After the tour I wallowed in the magnificent art library that Ana tuned me into...25,000 volumes on art of the world, wonderfully organized and accessible at the Instituto de Artes Graficas de Oaxaca. SIGN UP FOR ERIC'S NEXT TRIP FOR A WONDERFUL LIFETIME INSPIRATION
Ed Gould (firstname.lastname@example.org)
With all the input about the various workshops you've all been doing lately, I had to put my 2 bits worth in about Eric Mindling's recent tour of several pottery centers in and around Oaxaca, Mexico.
It was a fabulous experience!! If any of you have a yen to see some fantastic scenery, see how pottery was, and is, made by Zapotec and Mixe people in the tiny villages surrounding Oaxaca, and just generally have an indescribable experience, TAKE ONE OF THESE TOURS.
There were five of us, plus two leaders, Eric and Ana. We saw the serenity of the indigenous people we visited, and were more than amazed at the pottery they produced. Coil built pots will have a whole new meaning for you, believe me. These potters defy any and all "rules" we think we need, and come up with exquisite pieces. The cooking vessels we saw fired for about an hour in a bon-fire kiln really are cooking safe on a regular 20th century gas stove -- I've tried it!
The week long village tour only made us all salivate to come back and take part in the hands-on workshop next year. So crank up those wheels and hand building schedules, folks, and make a place in your budget for Eric's workshop or village tour -- or take them both, back to back. And be prepared to buy some of the work you see built along the way. Eric can have everything packed and ready for hauling on the plane in a great big basket. No extra baggage fees, either, if it's your 2nd piece checked.
The next time you see Eric post a notice of one of his adventures, answer immediately. It was beyond description -- we all loved it!!
Pam, in windy, wet Seattle (but tan from that high mountain Oaxaca sun)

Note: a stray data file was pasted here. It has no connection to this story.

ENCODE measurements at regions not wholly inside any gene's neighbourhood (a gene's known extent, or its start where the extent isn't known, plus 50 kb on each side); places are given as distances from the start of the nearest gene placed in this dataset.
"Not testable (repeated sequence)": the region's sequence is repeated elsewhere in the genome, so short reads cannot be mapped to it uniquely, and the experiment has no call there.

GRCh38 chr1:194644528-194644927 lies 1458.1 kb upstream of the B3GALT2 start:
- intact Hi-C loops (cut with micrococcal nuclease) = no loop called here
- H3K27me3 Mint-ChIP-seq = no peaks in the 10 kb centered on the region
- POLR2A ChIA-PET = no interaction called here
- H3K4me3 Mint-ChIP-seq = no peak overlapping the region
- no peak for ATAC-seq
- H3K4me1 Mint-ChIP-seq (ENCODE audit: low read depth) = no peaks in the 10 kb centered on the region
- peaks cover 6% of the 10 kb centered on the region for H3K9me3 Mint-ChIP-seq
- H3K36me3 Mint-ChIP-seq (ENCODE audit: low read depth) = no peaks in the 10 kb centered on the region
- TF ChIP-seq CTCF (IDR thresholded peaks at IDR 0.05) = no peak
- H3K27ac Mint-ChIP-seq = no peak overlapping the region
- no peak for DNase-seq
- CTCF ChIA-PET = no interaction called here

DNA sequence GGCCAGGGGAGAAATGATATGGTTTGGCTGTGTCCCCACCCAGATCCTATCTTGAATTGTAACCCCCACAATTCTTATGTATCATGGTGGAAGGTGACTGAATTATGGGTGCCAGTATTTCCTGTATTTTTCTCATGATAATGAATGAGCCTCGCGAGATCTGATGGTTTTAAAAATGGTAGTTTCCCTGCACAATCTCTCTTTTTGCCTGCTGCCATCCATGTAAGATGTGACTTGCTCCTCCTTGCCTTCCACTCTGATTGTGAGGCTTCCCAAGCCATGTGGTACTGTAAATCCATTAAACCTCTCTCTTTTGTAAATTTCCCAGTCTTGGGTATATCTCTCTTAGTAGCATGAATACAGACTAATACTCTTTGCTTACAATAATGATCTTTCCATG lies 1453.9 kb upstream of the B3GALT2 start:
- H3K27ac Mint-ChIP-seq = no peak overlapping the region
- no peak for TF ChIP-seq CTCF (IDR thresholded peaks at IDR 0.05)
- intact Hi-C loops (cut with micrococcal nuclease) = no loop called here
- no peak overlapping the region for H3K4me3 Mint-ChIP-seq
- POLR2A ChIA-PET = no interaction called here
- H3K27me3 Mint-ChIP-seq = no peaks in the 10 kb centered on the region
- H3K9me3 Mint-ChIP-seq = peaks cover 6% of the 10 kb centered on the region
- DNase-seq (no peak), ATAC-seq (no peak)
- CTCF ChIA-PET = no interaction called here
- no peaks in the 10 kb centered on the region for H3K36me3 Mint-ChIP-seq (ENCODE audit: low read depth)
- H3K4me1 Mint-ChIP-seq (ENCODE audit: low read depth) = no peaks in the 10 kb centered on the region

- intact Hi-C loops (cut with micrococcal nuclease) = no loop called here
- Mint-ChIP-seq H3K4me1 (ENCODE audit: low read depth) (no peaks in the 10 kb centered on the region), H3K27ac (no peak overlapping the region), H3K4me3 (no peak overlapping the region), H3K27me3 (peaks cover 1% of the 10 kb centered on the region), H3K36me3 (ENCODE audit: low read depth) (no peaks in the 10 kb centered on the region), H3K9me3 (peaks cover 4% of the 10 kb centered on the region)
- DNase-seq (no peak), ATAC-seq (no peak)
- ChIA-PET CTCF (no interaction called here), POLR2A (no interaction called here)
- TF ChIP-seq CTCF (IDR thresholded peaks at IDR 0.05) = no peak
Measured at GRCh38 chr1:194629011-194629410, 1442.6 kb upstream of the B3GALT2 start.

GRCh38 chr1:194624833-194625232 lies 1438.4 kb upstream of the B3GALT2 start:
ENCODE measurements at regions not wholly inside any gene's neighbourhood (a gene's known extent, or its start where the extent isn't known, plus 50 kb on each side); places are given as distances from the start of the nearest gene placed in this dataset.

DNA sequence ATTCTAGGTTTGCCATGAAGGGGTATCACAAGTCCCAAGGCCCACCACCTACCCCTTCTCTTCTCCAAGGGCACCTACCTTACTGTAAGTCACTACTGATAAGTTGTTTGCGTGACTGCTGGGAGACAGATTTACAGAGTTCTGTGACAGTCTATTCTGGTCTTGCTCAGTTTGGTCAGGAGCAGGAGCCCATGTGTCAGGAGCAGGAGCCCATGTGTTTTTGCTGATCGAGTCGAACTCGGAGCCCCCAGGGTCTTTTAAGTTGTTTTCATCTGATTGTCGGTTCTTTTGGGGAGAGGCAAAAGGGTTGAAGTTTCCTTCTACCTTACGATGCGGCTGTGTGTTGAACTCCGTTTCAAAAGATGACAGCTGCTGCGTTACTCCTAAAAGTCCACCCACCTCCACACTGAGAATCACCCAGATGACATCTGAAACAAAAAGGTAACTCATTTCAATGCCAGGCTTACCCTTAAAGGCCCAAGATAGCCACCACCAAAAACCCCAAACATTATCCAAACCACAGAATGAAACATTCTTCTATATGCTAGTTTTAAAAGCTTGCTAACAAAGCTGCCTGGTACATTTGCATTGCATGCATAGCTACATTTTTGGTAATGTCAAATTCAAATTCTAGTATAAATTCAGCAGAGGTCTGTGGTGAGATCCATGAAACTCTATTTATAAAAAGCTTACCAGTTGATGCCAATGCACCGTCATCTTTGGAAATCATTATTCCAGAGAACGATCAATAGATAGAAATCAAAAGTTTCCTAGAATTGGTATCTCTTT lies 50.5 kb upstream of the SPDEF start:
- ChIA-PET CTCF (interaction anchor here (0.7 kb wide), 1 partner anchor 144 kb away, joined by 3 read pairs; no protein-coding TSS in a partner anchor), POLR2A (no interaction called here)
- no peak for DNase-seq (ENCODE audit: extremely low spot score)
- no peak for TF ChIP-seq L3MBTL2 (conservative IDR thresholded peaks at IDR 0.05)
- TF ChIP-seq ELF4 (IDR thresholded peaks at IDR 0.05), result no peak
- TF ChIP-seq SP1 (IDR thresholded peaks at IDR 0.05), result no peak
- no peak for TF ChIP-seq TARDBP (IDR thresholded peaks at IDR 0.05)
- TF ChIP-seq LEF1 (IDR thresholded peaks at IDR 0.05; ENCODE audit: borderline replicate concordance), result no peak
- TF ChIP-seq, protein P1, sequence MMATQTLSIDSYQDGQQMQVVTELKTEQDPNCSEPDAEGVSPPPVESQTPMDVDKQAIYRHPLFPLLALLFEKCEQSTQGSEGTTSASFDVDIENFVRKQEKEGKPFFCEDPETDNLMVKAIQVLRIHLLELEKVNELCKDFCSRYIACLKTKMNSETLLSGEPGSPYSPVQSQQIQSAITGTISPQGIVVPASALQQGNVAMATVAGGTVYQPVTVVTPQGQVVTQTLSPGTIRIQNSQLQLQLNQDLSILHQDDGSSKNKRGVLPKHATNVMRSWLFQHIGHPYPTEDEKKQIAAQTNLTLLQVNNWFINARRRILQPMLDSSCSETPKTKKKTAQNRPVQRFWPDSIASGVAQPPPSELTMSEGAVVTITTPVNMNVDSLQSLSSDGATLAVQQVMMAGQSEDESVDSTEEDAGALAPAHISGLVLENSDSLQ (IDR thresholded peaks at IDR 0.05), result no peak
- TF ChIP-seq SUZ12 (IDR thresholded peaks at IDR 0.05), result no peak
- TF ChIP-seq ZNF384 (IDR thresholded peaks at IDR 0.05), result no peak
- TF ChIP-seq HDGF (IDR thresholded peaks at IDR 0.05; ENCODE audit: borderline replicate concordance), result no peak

Wall patterns in Oaxaca City
Photograph by Curt Rosengren
No doubt everybody here is familiar with Eric Mindling and his upcoming pottery workshops in Oaxaca. I have nothing to do with Eric or his workshops, but I'd like to give them an unsolicited plug.
More accurately, I would like to plug the people who will be teaching it, and the opportunity to experience life in a Zapotec village from the inside.
Since I've not actually participated in any of them, I can't plug the workshops themselves. I have, however, spent time in San Marcos Tlapazola, the tiny Zapotec village where the workshops will take place. I am also lucky enough to call the wonderful women who will be teaching the class my friends. The opportunity to spend time with them and experience Zapotec life firsthand is well worth it.
Wall Art in Oaxaca
Photograph by Curt Rosengren
I first came in contact with Eric when I was researching my first Oaxaca trip in February of '98. For several years, he has bought pottery from artisans in various villages around Oaxaca for export to the US, so he is intimately familiar with the indigenous population in the area. In an e-mail, he suggested that I visit San Marcos Tlapazola if I wanted a great taste of authentic Oaxaca beyond where the tour buses ever go.
I took his advice, and spent time in San Marcos on two successive trips. On my first visit, I had the good fortune to meet Alberta and Macrina, the women who had taught last year's workshops (and will teach this years again), and quickly became enamoured with them and their family. They were a big part of what drew me back to Oaxaca a second time just a few months later.
Potters of San Marcos
Photograph by Curt Rosengren
is your passion, or you are simply interested in gaining an extraordinary cultural
perspective, this is an incredible chance to immerse yourself in a completely
If you do decide to go, give them my
warmest regards. They were warm, funny, generous, and made me feel extraordinarily
welcome. I miss them.
If you would like to see some pictures
of San Marcos Tlapazola, go to my